It appears that I have made some grievous errors. First, I erroneously claimed the following:
I would, however, remain cautious about going out on a limb over what Franken says. I don't really expect that Sean Hannity would be an authority on the finances of Disney, and I am highly skeptical that Franken has a clue what he is talking about when it comes to the details of the financial arrangements involved.
On another occasion, I further speculated on Franken's ignorance of the actual issues:
I put this down to Franken's general bumbling idiocy, rather than an official statement on behalf of the company.
It appears, per Michelle Malkin, that I was wrong, and Al Franken was in fact knowledgeable of the shady transaction in question - as evidenced by his signature on a document detailing the transaction in question. So, my bad.
The problem is, I should have been right. What major media company involves one of their on-air personalities in their financial dealings? Does Disney consult Sean Hannity before entering into partnerships, or obtaining financing? Does Clear Channel get Rush Limbaugh's signature before buying a new radio station? What in the world is the possible motivation for getting Franken involved in this transaction?
This baffling turn of events signals, to me, a couple of significant things. First, it is a sign of a business that does not know what the heck it is doing. Franken is not entertaining, but it's at least appropriate for Air America to have Franken in his on-air position, given that he is (at least nominally) an entertainer by trade. For them to involve him in negotiations concerning major financial decisions in their country seems, to me, to indicate a gross negligence with shareholder money. I am too busy at this moment to scan through the document and determine whether all of the rest of the investors in Piquant/Progress Media signed on to this document as well, to determine whether they knew who was making decisions about their money.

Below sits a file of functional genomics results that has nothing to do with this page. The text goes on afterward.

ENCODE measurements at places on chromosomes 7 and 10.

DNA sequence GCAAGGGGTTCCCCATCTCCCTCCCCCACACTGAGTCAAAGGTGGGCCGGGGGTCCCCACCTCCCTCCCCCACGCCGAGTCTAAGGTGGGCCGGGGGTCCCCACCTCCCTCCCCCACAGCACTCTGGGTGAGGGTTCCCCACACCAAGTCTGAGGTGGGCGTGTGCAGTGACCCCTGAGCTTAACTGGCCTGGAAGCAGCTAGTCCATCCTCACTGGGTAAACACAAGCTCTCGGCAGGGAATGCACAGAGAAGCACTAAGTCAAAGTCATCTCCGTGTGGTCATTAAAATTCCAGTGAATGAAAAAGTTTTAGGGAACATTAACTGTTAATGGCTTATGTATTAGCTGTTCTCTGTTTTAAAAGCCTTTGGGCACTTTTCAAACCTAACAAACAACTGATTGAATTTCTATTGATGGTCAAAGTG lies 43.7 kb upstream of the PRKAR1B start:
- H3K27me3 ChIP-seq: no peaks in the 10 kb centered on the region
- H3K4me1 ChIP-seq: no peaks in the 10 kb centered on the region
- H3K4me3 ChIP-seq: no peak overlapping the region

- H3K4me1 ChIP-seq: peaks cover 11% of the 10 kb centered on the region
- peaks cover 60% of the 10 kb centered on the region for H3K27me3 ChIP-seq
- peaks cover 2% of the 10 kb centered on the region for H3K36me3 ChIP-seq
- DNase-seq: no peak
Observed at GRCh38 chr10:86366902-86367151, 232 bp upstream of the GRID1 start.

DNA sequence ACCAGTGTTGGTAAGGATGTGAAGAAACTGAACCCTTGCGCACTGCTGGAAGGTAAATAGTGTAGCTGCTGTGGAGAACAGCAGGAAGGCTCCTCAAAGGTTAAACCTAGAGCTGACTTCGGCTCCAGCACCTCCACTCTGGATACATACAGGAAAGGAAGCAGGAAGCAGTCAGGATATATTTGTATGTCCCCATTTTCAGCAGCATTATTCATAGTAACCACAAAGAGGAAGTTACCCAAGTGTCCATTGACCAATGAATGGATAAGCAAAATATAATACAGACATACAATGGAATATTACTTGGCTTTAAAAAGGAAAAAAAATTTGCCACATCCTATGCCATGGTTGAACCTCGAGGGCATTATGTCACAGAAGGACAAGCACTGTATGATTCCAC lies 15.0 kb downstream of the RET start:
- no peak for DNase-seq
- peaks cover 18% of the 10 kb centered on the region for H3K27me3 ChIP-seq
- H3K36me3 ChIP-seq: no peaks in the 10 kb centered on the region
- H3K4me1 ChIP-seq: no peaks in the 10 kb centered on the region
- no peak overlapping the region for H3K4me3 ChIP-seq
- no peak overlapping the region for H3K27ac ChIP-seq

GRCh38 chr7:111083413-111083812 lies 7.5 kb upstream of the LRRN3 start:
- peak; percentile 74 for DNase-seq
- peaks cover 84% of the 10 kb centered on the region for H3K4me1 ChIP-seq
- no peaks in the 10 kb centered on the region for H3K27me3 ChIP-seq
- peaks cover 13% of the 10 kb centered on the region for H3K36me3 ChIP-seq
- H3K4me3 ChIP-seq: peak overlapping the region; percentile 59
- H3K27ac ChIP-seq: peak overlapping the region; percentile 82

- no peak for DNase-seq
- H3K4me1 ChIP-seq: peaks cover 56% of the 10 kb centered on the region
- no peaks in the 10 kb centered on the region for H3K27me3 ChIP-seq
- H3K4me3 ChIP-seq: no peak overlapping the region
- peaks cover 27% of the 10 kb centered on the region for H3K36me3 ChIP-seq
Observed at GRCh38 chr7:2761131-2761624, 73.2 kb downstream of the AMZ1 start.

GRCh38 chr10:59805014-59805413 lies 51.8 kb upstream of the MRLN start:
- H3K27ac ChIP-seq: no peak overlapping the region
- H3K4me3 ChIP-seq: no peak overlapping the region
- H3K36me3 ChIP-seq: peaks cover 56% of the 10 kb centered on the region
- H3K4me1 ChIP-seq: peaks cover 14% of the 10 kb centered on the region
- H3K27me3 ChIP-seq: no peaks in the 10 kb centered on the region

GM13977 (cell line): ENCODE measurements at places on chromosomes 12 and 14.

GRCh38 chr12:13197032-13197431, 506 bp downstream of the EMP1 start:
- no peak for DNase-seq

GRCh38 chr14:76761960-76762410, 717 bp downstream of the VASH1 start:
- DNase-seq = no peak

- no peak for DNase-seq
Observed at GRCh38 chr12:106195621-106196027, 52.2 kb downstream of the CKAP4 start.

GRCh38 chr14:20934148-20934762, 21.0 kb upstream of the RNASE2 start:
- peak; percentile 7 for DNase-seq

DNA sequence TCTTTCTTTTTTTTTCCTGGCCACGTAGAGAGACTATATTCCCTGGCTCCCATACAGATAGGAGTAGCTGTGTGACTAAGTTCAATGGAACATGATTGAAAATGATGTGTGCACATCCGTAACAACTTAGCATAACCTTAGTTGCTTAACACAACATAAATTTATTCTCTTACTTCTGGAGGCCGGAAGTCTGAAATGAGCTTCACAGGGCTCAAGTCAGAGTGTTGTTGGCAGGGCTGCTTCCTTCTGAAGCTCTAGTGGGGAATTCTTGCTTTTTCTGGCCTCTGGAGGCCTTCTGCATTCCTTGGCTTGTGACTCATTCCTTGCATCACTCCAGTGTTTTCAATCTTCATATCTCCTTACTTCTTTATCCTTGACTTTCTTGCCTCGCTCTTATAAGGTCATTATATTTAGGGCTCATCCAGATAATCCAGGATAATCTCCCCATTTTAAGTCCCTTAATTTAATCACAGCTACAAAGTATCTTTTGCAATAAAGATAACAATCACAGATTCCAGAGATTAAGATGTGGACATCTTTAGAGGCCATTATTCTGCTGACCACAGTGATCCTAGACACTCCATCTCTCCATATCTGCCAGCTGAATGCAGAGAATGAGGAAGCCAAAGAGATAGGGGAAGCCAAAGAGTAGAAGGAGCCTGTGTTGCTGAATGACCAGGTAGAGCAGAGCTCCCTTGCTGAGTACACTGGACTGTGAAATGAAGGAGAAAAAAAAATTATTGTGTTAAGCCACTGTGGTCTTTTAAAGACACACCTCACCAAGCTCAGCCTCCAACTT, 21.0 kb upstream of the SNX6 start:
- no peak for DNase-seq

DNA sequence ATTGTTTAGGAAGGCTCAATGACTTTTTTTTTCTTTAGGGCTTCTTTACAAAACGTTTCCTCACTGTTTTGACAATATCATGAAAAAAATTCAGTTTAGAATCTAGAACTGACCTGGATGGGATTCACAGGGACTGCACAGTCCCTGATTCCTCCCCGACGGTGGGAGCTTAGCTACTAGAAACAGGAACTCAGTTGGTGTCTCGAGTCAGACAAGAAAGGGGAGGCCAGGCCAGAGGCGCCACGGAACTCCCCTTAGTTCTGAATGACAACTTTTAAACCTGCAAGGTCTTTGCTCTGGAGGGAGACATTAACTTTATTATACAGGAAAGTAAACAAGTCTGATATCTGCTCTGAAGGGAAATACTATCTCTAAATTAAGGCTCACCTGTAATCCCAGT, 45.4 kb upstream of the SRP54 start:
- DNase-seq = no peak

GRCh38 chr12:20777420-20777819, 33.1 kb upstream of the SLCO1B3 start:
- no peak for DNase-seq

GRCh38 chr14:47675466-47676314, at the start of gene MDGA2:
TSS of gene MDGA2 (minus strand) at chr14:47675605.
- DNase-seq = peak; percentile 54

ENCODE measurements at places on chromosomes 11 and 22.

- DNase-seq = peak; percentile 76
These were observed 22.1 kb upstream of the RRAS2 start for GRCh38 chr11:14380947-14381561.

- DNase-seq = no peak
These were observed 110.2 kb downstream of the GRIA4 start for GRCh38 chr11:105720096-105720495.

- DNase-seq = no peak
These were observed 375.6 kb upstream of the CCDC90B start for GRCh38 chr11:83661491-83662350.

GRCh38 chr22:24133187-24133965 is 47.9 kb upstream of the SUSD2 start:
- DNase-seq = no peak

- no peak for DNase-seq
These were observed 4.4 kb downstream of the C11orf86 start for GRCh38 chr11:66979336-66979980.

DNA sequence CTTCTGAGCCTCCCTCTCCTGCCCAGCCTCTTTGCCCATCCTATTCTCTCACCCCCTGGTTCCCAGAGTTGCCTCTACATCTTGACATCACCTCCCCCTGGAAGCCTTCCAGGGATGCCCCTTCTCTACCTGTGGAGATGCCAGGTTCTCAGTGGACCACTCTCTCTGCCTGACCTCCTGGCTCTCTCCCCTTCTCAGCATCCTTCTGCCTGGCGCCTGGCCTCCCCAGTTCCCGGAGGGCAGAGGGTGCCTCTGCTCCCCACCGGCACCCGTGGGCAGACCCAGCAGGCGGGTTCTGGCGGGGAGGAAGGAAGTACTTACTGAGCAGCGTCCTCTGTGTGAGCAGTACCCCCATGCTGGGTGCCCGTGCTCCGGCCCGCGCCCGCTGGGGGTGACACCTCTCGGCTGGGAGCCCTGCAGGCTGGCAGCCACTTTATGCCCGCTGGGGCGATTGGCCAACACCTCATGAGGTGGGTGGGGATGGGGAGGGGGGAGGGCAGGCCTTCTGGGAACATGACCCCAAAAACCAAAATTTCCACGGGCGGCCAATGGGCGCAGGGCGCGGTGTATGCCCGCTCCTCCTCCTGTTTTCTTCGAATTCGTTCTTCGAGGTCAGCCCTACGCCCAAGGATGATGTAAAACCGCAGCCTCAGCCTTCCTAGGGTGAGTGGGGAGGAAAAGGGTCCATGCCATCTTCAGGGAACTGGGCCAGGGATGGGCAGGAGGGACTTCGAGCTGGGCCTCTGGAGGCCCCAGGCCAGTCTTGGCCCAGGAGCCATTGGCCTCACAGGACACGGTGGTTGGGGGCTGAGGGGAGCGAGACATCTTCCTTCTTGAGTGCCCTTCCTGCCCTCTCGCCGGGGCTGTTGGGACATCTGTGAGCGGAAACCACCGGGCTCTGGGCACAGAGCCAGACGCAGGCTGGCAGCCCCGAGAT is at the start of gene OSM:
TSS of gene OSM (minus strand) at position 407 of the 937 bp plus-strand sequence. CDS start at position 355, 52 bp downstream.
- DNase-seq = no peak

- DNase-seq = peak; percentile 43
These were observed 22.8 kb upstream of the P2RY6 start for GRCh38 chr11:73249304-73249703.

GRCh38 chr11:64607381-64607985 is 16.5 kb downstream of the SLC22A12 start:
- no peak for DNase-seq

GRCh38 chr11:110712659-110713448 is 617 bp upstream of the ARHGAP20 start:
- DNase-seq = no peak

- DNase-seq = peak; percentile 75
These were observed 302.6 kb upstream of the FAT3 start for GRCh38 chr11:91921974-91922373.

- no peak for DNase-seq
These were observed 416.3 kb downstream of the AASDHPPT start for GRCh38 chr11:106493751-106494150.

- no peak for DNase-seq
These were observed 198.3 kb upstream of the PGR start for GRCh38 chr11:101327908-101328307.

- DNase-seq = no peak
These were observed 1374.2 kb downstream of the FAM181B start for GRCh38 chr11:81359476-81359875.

Although, given their past history, it might be too hard to find enough people who care whether these particular investors were screwed or not to actually push the issue.
The second thing it indicates is that a large number of Franken's on-air comments were not merely ignorant, they were deliberately false - as Michelle catalogs in her post. Basically, his whole defense - I'm just a humble "entertainer" - a defense which was highly plausible, suddenly has come crashing down. Franken's involvement with this scandal on a personal level is stunning.
I would think this would be of far greater interest to some folks in the media than Rush Limbaugh's addiction to prescription drugs (which, to this point, were legally consumed). Well, it might be, if Franken were conservative.
Or if anyone actually listened to his show.